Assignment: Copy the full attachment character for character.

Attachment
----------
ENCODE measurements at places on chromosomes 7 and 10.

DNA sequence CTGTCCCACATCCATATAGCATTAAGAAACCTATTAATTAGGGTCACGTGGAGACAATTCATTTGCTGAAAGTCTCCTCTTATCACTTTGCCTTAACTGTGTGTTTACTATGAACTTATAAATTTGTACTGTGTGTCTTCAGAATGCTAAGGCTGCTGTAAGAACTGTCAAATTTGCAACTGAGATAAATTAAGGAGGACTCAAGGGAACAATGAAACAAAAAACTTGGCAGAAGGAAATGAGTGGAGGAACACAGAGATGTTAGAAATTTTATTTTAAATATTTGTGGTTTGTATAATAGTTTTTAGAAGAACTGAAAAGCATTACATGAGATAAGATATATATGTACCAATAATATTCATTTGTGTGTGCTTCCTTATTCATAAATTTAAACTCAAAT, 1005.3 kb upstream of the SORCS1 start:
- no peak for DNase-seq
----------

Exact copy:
ENCODE measurements at places on chromosomes 7 and 10.

DNA sequence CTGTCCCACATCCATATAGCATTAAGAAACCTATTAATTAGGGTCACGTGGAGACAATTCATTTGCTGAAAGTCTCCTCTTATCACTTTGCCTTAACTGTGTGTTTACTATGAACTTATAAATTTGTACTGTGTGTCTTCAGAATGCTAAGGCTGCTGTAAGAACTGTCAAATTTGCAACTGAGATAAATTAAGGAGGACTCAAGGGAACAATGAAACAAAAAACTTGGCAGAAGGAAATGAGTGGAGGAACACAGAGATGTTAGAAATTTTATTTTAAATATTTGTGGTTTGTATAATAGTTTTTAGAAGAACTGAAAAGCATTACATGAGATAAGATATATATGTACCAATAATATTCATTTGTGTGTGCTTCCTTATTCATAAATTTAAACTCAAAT, 1005.3 kb upstream of the SORCS1 start:
- no peak for DNase-seq